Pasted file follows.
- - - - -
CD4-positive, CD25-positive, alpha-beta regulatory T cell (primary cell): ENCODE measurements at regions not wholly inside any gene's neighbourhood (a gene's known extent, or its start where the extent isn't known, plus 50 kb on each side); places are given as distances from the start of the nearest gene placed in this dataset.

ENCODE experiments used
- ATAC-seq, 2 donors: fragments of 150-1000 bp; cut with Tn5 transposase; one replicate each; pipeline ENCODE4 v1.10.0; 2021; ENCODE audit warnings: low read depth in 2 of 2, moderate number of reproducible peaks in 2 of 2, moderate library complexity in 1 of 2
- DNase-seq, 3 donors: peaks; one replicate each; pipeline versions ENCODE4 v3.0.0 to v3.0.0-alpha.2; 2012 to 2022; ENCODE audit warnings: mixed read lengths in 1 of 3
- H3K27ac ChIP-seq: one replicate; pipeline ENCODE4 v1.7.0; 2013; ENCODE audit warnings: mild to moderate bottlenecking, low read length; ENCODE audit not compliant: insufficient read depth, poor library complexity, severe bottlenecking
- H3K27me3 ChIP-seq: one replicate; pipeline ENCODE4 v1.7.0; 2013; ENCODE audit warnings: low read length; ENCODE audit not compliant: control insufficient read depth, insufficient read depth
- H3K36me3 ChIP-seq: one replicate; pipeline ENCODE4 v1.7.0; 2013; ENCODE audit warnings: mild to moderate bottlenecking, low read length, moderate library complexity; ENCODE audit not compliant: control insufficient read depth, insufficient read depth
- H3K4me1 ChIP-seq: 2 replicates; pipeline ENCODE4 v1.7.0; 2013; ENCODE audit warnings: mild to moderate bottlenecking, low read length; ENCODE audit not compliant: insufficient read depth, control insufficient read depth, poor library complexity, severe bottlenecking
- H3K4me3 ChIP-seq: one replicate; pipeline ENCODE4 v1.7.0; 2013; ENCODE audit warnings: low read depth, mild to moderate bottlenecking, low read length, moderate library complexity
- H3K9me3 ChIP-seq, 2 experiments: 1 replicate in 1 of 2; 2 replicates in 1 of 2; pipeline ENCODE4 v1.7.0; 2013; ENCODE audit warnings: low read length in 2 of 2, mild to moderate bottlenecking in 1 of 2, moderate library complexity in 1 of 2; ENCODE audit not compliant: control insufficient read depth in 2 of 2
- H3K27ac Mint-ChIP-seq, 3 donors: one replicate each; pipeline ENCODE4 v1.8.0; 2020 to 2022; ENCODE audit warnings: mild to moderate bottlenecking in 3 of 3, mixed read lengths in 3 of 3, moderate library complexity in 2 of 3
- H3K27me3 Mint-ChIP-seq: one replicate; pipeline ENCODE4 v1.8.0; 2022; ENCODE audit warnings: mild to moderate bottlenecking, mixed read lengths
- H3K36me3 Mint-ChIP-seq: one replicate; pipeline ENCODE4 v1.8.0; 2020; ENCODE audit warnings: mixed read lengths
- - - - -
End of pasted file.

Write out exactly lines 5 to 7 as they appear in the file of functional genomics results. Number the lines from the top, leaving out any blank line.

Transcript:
- H3K27ac ChIP-seq: one replicate; pipeline ENCODE4 v1.7.0; 2013; ENCODE audit warnings: mild to moderate bottlenecking, low read length; ENCODE audit not compliant: insufficient read depth, poor library complexity, severe bottlenecking
- H3K27me3 ChIP-seq: one replicate; pipeline ENCODE4 v1.7.0; 2013; ENCODE audit warnings: low read length; ENCODE audit not compliant: control insufficient read depth, insufficient read depth
- H3K36me3 ChIP-seq: one replicate; pipeline ENCODE4 v1.7.0; 2013; ENCODE audit warnings: mild to moderate bottlenecking, low read length, moderate library complexity; ENCODE audit not compliant: control insufficient read depth, insufficient read depth